Making Nepal accessible to all

Making Nepal accessible to all The country is making a start in inclusive adventure tourism with disabled-friendly trekking and other facilities

As Nepal rebuilds many heritage sites and trekking trails that were damaged in the 2015 earthquake, activists say this is an opportunity to make them barrier free. Such improvements would render the facilities accessible not just for different kinds of tourists, but also for local people with disabilities, along with the elderly.

Accessible tourism simply means adapting facilities so they are easier to travel in, whether the visitors are people with disabilities or not. This gives tourists opportunities to visit areas they have been dreaming to see, but could not visit because of access difficulties. Inclusive tourism accepts everyone, no matter their physical state.

"There is still a lot of work to be done to make Nepal an accessible destination, and we need a partnership between the state, tourism service providers and advocacy groups," says Pankaj Pradhananga of Four Seasons Travel (4ST), a key player in creating accessible tourism experiences in Nepal.

A milestone in promoting accessible tourism in this country was the visit five years ago by the late American inclusive tourism advocate, Scott Rains, who worked with Nepali tourism entrepreneurs to develop an accessible tourism strategy.

Then, two months after the 2015 earthquake, 4ST organised a day trip to Godavari Botanical Garden for 50 people in wheelchairs who were living in a temporary shelter in Jawalakhel. Since then, the visually impaired and double amputees have climbed Mt Everest, completed difficult treks, and have been participating in relatively easier experiences, like taking mountain sightseeing flights out of Kathmandu.

In 2016, 4ST helped organise the 'Wounded Heroes Trek to Nepal', in which a group of amputee veterans trekked with prosthetics in the Annapurna Region (above). Last year, the organisation worked with Nepal Tourism Board (NTB) and the National Federation of Disabled Nepal to host the inaugural International Conference on Accessible Adventure (ICAA 2018) in Pokhara, during which Nepal's first ever accessible trail, near Sarangkot, was inaugurated by late Tourism Minister Rabindra Adhikari. (See box, below)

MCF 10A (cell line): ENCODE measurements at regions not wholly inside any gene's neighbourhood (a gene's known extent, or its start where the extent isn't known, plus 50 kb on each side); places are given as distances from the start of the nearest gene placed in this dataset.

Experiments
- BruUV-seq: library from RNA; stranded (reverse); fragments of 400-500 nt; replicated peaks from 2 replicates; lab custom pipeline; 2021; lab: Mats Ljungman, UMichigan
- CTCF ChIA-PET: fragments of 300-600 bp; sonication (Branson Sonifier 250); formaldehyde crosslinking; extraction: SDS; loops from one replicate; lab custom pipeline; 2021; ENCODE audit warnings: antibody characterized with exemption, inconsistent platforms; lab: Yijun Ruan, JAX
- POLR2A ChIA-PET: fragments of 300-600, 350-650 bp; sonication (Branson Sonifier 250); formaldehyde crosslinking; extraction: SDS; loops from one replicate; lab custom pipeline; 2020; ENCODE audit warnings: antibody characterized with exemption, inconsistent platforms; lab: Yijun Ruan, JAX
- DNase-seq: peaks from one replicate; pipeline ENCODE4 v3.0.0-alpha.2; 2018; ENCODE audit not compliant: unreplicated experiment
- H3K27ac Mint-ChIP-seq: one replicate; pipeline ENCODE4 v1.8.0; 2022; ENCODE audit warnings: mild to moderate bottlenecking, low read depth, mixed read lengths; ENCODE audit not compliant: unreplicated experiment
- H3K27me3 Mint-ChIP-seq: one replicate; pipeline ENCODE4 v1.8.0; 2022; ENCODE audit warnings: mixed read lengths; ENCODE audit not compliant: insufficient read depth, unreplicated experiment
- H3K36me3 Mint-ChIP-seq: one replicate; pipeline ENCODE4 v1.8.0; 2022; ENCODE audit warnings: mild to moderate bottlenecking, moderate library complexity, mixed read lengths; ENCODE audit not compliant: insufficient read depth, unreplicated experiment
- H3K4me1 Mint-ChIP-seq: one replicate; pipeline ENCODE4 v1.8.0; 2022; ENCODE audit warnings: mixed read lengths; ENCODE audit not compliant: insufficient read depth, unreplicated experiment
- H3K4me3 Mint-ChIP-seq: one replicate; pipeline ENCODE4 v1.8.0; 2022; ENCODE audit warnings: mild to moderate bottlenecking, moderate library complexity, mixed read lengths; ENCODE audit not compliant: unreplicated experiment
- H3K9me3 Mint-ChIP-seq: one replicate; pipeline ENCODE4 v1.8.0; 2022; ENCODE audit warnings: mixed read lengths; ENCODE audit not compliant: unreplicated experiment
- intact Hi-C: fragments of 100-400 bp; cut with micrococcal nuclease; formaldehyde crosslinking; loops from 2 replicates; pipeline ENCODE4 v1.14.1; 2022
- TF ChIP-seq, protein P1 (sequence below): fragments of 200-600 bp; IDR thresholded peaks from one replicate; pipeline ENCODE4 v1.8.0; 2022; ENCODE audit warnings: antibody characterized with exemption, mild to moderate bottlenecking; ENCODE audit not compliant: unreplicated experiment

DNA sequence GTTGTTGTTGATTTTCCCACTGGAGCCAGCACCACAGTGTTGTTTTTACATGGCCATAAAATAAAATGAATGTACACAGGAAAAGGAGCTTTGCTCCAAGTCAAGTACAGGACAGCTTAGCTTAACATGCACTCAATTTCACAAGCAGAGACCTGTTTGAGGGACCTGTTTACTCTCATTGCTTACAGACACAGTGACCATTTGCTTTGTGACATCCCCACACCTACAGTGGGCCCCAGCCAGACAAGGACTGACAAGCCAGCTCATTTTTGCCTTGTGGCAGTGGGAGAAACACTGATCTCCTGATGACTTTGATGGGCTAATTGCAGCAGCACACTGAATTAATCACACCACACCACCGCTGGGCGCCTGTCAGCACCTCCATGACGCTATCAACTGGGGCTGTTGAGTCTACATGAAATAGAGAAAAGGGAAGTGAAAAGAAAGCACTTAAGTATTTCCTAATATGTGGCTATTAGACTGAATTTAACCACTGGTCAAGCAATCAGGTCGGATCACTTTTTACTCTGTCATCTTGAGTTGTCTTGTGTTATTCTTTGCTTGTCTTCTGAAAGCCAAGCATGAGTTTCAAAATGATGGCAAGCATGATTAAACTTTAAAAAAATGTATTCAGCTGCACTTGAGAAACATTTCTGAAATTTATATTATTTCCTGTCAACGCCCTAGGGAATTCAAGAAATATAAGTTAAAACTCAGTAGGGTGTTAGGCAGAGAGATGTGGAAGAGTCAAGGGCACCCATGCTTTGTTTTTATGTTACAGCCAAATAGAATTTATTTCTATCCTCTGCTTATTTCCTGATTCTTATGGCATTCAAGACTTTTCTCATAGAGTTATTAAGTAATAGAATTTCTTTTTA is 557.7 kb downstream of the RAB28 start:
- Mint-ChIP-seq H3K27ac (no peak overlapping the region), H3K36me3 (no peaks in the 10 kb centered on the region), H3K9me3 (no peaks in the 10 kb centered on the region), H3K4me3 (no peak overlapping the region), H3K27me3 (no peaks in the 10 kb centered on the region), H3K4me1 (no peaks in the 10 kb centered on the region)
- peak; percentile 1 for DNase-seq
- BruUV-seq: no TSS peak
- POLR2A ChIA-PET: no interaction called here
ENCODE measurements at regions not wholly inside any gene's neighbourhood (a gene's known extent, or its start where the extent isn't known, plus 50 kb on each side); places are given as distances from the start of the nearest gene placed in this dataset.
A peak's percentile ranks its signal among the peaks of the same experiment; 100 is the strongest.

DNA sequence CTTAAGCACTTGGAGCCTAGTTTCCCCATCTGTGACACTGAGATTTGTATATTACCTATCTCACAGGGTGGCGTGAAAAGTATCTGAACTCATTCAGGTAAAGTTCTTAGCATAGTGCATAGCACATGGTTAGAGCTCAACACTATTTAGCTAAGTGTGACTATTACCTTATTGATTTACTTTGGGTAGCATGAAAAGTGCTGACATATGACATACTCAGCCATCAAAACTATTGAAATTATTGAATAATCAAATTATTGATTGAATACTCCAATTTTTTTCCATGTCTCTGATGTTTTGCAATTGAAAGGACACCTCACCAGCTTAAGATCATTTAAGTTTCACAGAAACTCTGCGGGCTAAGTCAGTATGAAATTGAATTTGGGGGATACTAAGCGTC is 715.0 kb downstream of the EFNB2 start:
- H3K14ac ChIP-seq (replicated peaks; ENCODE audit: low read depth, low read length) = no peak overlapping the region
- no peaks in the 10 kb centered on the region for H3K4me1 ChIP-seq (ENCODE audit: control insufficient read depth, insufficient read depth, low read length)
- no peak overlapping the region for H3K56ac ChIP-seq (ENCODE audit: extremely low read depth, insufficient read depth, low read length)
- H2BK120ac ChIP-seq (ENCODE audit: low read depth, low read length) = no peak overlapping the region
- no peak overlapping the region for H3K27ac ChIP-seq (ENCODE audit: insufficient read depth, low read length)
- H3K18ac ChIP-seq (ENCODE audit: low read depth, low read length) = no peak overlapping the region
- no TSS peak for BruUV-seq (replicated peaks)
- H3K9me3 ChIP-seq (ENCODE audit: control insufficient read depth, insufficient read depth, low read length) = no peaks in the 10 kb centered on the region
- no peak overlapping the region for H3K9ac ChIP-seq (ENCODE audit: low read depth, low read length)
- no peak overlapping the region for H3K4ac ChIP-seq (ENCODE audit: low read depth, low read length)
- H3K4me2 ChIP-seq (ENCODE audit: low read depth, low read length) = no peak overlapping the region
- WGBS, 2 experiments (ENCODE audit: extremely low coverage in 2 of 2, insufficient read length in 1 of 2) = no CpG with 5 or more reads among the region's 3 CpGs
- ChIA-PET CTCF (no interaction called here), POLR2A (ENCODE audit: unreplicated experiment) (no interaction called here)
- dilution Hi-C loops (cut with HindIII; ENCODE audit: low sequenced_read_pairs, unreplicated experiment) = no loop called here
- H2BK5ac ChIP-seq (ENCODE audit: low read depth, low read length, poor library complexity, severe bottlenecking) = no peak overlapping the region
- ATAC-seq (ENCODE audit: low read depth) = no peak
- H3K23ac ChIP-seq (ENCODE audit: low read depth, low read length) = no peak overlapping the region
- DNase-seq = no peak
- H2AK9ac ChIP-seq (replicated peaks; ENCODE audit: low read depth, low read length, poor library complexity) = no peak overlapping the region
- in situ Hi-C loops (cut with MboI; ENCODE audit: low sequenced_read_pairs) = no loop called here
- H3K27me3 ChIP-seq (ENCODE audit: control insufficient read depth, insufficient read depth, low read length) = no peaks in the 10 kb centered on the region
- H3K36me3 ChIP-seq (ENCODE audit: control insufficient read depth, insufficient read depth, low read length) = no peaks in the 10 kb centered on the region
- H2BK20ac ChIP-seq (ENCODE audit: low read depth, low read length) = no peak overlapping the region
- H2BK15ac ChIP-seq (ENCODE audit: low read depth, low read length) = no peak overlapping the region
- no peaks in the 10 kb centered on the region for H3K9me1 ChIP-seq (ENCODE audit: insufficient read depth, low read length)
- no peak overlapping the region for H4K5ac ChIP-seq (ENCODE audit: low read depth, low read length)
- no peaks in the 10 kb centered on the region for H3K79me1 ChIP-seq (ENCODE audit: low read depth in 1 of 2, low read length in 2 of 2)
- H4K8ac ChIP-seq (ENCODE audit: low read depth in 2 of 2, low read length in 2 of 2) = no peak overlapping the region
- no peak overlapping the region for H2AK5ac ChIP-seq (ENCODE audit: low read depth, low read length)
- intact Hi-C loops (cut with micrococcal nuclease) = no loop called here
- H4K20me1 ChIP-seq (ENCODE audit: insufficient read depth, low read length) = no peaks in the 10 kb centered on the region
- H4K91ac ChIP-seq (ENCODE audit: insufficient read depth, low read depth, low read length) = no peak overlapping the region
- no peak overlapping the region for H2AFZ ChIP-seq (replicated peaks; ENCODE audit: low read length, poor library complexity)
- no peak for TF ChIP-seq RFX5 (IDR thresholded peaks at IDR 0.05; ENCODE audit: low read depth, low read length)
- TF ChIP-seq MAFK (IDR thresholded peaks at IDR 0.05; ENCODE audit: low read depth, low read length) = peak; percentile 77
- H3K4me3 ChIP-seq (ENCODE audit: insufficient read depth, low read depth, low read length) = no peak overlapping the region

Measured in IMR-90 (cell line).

Freedom of movement and the right to mobility and travel are considered basic human rights in an international covenant signed by most of the world's countries. However, accessible tourism is still not a reality in many places, including in developed destinations. In Nepal, the concept is new and since most travel products involve adventure, inclusive tourism is still a long way off.

However, a start has been made with recent initiatives that use tourism to raise awareness among local people about the need to offer wheelchair access and make infrastructure safe and easy to navigate for people with disabilities.

More than 4,000 Nepalis were left with physical disabilities as a result of the 2015 earthquake. They join an estimated 600,000 people in this country with physical handicaps.

"It is actually more important to build accessible infrastructure for the benefit of the locals than for foreign tourists," says Pradhananga.

Suman Timsina of the Washington-based International Development Institute, which organised the Annapurna trek for veterans on prosthetics adds: "There are many advantages to promoting accessible tourism: it will open up Nepal as a new destination for people with disabilities, and senior citizens, and it will spread awareness among locals to care for people with special needs. Accessible tourism is not an easy thing to do but the right thing to do."

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